Despite Scotland’s Transition Training Fund closing, trainees still need support for retraining to be able transfer their skills to new energy sectors and develop new careers
London, 20th February 2019 – Altitec, the leading provider of rotor blade repair and maintenance technician training through the Altitec Academy, today highlights the need for continued support for skilled workers eager to develop careers in the renewable energy industry. While this funding for training will end on March 31st 2019, the demand from skilled workers to transition to sustainable careers in the renewables sector will not.
Since 2016, the Transition Training Fund, has allowed Scottish residents working in the oil and gas sector to fund re-train in other sectors, but this will close at the end of March, or when the £12m funding runs out – whichever comes first. Re-training for a career in a sustainable sector like the wind energy industry is not a small investment for the average worker. The cost of a training course and any subsistence can often be as much as or more than a month’s salary. However, the prospective pay-off, new skills to apply to a career in a sustainable sector, is appealing.
Since 2016, Altitec has graduated 60 – 80 people a year to work in the wind energy sector globally. A growing clean energy sector has a continuing need for highly skilled technicians; and workers with inspection and maintenance skills acquired in other industries will be well suite. But caution is recommended for workers looking for courses.
Drew Sampson, Operations Manager of Altitec said, “There is a wide range of courses out there supposedly teaching the skills necessary to transition into the wind sector. But as a service provider, as well as a training provider, we have had to send a number of technicians supposedly qualified by other training providers back to school in recent months. Investing in the right course, that will deliver the right skills, is essential.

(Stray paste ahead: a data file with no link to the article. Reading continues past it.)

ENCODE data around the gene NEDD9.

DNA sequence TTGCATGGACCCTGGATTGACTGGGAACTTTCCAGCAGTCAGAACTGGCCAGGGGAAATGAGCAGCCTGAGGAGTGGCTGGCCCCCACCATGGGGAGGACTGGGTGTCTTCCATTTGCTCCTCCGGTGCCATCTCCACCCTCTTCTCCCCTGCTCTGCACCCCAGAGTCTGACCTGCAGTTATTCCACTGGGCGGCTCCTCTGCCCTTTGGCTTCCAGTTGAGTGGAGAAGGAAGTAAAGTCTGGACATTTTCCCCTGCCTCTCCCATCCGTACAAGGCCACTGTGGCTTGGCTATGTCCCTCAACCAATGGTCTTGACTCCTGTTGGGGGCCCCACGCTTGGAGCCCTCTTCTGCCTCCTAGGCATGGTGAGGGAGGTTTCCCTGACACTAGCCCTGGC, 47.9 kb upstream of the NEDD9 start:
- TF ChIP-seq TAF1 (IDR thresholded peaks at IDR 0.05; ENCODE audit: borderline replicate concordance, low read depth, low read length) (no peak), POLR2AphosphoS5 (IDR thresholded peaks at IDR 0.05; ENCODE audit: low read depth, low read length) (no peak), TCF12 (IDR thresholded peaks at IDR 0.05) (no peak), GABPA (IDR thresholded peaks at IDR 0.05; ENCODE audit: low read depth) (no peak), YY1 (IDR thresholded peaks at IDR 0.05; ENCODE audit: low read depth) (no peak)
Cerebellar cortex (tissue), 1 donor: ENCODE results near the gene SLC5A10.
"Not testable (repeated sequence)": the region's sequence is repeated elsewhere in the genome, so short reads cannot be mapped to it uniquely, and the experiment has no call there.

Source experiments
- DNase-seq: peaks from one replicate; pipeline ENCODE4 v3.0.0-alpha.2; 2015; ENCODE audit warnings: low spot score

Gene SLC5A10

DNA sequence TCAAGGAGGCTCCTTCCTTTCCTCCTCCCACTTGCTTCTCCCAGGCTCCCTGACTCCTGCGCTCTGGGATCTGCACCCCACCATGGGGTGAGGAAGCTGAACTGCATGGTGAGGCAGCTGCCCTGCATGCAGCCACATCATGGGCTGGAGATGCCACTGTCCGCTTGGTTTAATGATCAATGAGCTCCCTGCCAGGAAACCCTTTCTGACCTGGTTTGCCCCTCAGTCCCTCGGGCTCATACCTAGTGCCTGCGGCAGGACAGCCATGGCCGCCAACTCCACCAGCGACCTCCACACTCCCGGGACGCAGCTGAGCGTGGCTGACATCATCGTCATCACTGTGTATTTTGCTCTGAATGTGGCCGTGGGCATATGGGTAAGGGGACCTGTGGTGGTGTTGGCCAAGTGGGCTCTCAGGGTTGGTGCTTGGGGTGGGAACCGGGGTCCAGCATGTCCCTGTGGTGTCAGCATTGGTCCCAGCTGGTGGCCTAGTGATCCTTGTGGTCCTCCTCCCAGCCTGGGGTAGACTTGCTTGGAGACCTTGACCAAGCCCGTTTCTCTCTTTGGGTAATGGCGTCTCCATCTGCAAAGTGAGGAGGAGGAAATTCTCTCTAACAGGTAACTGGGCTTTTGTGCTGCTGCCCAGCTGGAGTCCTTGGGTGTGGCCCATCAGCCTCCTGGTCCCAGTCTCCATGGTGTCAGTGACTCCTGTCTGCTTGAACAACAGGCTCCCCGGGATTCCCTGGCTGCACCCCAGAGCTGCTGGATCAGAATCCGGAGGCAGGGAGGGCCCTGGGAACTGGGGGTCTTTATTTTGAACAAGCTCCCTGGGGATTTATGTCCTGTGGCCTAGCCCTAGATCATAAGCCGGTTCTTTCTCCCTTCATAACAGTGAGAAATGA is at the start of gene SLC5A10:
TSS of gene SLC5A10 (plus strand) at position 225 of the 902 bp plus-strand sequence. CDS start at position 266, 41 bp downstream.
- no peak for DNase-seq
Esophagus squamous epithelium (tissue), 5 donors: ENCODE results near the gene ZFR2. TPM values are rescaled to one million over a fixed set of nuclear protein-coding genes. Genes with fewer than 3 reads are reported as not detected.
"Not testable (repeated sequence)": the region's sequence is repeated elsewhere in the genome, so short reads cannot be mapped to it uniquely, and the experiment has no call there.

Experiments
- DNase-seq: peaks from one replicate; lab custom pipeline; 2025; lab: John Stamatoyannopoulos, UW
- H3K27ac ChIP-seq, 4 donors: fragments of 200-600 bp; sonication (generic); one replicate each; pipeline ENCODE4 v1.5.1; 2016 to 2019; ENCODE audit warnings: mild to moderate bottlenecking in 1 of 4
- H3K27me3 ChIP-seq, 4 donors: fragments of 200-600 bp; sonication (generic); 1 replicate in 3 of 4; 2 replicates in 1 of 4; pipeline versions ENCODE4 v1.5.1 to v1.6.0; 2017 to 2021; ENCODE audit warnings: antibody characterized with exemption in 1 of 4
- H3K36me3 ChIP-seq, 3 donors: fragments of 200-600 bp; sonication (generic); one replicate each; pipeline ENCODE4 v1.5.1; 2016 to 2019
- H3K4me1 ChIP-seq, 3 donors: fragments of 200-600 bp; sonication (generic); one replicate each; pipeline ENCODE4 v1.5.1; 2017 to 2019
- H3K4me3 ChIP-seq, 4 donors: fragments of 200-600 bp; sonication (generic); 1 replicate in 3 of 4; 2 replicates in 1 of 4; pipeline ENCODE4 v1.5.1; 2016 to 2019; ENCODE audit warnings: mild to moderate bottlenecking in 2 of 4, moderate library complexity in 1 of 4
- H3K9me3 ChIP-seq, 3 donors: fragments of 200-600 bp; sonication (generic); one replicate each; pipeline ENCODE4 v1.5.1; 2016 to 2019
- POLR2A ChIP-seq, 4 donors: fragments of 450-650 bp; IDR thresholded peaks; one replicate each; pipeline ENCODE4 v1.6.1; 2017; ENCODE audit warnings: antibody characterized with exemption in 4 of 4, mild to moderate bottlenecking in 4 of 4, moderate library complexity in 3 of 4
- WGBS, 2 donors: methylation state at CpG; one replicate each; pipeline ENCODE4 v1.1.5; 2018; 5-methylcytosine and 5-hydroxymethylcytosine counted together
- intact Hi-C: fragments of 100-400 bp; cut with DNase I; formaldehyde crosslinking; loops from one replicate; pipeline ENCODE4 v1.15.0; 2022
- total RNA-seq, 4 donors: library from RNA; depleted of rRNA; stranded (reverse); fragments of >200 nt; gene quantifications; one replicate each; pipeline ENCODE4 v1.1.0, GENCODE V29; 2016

Drew Sampson continued, “Very high performing technicians and skilled workers are transitioning into a sustainable industry and have used this funding to not only retrain but transfer their existing skills into a new career. Without funding support, this transition takes much longer, and may not be as effective.”
It is important that the government provides clarity on how it will continue to support skilled workers looking to transition into renewable energy and sustainable jobs, but the renewable energy market should also not wait around for government funding and support. Training providers should be taking action to train up a workforce to work in a sustainable and thriving industry. It is no secret that wind energy can provide opportunities for highly-skilled technicians – we now need to enable the transitioning.